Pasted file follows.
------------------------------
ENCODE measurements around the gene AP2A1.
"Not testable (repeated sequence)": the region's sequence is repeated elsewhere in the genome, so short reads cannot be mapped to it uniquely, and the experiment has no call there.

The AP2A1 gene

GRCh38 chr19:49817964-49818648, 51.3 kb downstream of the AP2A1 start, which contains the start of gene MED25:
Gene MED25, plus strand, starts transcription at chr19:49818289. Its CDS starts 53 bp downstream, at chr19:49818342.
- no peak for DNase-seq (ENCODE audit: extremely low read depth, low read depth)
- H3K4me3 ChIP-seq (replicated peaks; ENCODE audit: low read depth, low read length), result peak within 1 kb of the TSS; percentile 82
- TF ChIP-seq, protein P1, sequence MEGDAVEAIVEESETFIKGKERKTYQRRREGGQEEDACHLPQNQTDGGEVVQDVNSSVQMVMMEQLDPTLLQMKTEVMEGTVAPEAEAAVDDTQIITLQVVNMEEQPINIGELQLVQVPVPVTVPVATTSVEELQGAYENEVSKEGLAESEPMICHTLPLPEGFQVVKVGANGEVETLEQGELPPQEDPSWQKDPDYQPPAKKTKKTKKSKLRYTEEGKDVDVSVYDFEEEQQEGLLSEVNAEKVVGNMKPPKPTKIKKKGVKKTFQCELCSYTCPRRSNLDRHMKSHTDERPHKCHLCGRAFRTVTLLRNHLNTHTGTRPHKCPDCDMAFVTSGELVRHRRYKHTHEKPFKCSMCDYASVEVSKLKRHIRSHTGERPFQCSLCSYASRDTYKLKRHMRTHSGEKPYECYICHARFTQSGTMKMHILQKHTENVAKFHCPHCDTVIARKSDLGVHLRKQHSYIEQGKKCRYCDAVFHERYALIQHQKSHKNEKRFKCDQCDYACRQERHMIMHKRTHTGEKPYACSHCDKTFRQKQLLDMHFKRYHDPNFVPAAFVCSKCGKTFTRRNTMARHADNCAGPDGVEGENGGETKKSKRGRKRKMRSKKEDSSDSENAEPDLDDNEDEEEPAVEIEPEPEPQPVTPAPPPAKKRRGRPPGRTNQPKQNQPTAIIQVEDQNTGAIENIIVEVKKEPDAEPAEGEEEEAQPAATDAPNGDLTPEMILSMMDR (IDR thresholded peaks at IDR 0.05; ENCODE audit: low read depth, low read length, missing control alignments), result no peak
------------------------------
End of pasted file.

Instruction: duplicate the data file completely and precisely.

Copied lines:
ENCODE measurements around the gene AP2A1.
"Not testable (repeated sequence)": the region's sequence is repeated elsewhere in the genome, so short reads cannot be mapped to it uniquely, and the experiment has no call there.

The AP2A1 gene

GRCh38 chr19:49817964-49818648, 51.3 kb downstream of the AP2A1 start, which contains the start of gene MED25:
Gene MED25, plus strand, starts transcription at chr19:49818289. Its CDS starts 53 bp downstream, at chr19:49818342.
- no peak for DNase-seq (ENCODE audit: extremely low read depth, low read depth)
- H3K4me3 ChIP-seq (replicated peaks; ENCODE audit: low read depth, low read length), result peak within 1 kb of the TSS; percentile 82
- TF ChIP-seq, protein P1, sequence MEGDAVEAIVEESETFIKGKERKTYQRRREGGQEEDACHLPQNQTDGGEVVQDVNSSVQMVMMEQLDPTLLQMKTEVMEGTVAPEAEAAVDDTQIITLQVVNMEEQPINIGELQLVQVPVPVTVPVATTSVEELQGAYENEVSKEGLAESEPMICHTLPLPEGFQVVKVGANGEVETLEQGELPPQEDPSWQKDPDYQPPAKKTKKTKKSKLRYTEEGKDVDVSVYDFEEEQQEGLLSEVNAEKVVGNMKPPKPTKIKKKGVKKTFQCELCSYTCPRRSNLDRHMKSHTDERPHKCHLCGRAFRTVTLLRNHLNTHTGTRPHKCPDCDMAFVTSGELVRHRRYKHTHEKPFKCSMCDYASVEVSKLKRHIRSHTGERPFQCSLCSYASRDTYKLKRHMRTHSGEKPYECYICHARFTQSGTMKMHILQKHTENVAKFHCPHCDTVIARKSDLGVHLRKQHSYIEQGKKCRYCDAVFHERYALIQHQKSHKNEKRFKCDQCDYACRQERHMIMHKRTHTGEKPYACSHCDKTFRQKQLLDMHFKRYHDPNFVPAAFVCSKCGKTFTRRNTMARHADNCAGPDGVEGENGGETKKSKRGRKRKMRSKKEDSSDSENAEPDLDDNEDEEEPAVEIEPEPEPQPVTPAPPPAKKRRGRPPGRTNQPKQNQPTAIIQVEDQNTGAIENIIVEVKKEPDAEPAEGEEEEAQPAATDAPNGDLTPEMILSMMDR (IDR thresholded peaks at IDR 0.05; ENCODE audit: low read depth, low read length, missing control alignments), result no peak